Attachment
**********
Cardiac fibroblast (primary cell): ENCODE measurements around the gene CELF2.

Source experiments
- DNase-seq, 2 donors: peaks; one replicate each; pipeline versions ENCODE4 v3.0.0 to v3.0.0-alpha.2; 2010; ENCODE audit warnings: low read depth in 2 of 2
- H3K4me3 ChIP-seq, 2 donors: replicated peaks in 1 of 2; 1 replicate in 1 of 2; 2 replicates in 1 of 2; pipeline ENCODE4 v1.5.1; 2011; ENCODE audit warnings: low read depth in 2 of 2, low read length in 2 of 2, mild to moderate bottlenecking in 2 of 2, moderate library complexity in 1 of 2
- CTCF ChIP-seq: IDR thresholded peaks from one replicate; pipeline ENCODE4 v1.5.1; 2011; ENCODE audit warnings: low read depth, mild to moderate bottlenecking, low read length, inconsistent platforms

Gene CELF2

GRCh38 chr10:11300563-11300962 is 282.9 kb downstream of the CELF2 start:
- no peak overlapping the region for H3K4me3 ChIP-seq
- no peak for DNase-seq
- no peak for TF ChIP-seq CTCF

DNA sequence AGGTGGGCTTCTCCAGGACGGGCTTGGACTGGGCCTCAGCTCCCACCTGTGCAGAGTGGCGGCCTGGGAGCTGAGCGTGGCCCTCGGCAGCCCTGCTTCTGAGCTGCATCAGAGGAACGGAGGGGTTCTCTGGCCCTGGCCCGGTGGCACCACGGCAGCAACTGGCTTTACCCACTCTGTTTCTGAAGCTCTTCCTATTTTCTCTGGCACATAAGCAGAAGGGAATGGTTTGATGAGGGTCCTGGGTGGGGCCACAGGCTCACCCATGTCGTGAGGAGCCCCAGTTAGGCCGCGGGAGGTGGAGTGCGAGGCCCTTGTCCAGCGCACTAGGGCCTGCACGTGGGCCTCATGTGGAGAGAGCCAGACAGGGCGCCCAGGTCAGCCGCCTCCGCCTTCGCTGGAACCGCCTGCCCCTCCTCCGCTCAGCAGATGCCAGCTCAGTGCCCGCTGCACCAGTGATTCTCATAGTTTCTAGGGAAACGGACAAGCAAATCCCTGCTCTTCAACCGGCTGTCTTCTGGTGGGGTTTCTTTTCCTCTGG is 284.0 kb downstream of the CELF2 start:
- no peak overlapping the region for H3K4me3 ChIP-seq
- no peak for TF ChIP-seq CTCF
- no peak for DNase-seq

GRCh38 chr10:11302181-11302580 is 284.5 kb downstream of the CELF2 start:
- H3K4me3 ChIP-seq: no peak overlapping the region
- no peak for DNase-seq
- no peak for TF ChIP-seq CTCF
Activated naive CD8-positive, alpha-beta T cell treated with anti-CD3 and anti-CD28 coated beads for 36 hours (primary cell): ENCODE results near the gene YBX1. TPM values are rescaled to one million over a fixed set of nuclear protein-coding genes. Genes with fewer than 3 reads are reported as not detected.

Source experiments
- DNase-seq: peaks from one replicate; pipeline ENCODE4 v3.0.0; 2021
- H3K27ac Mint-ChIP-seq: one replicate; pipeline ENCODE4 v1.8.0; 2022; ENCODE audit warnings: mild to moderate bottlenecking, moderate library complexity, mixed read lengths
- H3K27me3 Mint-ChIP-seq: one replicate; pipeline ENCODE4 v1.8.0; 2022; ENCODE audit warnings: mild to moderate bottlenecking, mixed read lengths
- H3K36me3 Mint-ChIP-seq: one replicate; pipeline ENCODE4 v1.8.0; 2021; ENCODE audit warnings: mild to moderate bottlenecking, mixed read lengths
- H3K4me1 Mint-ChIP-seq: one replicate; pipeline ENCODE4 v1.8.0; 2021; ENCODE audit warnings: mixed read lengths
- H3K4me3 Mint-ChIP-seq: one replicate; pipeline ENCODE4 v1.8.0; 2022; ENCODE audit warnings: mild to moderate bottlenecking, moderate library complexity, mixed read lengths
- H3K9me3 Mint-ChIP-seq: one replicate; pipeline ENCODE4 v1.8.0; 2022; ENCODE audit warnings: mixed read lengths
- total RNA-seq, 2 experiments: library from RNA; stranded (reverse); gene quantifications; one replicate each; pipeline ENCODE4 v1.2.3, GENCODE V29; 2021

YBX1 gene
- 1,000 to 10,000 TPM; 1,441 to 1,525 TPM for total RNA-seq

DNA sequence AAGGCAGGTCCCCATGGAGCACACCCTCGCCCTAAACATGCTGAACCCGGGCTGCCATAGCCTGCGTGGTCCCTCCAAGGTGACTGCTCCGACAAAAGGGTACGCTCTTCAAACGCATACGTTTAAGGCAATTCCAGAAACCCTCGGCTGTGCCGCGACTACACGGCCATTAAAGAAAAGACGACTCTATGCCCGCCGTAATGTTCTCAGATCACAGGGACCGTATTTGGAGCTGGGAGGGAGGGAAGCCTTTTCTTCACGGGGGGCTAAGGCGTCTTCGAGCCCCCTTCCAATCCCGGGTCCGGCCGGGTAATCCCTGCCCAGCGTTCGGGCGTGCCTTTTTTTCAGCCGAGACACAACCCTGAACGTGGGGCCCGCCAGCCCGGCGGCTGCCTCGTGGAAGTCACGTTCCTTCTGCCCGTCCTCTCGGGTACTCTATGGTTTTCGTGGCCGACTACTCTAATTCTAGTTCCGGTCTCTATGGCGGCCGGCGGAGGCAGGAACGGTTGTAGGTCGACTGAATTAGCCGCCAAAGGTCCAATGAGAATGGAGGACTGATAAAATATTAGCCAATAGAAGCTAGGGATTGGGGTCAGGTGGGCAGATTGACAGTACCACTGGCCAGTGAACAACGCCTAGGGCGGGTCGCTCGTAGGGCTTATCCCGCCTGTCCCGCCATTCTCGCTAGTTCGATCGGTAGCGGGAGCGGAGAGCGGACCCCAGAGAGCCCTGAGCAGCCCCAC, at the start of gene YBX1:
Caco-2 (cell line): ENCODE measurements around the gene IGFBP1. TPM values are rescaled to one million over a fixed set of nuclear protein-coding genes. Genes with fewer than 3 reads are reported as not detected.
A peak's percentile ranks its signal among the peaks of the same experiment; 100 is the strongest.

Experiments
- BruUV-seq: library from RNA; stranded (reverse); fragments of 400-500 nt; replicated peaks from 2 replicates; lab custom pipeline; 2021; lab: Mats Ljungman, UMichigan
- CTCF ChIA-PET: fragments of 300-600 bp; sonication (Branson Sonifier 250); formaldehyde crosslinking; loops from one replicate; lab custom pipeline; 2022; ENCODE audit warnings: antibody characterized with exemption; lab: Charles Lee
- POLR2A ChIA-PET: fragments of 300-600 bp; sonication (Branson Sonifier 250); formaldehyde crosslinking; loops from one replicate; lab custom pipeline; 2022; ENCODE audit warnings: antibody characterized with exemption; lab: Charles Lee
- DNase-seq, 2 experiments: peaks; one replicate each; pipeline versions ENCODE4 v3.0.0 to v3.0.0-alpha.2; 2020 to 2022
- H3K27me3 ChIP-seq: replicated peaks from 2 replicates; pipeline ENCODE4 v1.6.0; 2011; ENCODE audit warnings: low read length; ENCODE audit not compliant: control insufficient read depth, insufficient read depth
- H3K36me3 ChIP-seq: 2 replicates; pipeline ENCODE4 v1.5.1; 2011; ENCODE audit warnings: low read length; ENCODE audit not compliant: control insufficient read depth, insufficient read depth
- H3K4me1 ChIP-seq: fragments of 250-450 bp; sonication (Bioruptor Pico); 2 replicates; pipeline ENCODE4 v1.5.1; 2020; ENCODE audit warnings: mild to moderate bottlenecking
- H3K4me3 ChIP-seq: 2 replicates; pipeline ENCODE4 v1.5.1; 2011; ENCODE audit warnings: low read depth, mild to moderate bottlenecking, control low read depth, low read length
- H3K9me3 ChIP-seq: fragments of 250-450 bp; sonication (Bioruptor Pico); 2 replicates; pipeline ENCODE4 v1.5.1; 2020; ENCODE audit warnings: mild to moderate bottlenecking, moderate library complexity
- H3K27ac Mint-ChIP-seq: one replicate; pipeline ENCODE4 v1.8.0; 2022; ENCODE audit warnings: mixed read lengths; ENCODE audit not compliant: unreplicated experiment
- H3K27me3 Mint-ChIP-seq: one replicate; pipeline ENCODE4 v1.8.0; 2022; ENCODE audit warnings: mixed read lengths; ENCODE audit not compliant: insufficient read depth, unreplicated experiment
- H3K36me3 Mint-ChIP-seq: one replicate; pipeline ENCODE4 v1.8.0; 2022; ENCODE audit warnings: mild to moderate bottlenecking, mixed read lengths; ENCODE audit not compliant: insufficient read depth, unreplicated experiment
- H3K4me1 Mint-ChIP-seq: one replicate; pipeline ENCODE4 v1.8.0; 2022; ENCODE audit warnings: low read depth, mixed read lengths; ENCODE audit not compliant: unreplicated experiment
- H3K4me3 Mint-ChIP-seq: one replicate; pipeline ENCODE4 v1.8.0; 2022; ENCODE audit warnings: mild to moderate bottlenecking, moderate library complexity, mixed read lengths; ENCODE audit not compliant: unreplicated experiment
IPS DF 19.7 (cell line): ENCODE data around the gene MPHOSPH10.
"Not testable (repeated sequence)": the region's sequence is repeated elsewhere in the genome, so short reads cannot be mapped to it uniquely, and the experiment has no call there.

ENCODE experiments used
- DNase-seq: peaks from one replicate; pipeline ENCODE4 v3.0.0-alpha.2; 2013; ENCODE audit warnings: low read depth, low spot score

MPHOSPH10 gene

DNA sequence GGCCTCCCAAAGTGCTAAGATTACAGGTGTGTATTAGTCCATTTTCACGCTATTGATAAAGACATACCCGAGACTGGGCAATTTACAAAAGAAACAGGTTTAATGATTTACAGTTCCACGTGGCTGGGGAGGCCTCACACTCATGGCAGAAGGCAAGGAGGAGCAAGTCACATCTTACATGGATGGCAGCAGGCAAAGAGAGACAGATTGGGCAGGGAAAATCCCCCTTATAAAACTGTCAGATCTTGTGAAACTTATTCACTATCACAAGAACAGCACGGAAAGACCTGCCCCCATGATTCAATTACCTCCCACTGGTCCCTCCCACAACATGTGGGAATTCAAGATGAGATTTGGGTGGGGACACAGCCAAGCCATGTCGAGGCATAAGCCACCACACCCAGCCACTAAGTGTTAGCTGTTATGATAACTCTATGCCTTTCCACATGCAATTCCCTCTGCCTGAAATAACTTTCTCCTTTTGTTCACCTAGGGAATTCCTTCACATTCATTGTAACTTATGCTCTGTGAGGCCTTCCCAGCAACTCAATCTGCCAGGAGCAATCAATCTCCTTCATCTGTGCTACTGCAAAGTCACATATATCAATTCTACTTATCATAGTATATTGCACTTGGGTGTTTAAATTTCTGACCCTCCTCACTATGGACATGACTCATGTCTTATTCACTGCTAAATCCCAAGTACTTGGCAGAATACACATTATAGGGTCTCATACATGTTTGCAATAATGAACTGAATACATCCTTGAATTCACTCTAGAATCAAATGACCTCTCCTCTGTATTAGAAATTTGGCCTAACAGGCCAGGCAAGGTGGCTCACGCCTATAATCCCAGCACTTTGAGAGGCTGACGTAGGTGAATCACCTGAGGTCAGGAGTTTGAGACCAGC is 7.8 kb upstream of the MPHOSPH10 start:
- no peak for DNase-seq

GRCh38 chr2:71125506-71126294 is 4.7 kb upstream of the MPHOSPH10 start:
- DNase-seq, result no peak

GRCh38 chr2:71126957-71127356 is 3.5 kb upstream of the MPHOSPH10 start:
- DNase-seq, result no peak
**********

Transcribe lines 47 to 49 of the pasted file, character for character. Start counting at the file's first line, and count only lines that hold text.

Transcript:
- H3K4me1 Mint-ChIP-seq: one replicate; pipeline ENCODE4 v1.8.0; 2022; ENCODE audit warnings: low read depth, mixed read lengths; ENCODE audit not compliant: unreplicated experiment
- H3K4me3 Mint-ChIP-seq: one replicate; pipeline ENCODE4 v1.8.0; 2022; ENCODE audit warnings: mild to moderate bottlenecking, moderate library complexity, mixed read lengths; ENCODE audit not compliant: unreplicated experiment
IPS DF 19.7 (cell line): ENCODE data around the gene MPHOSPH10.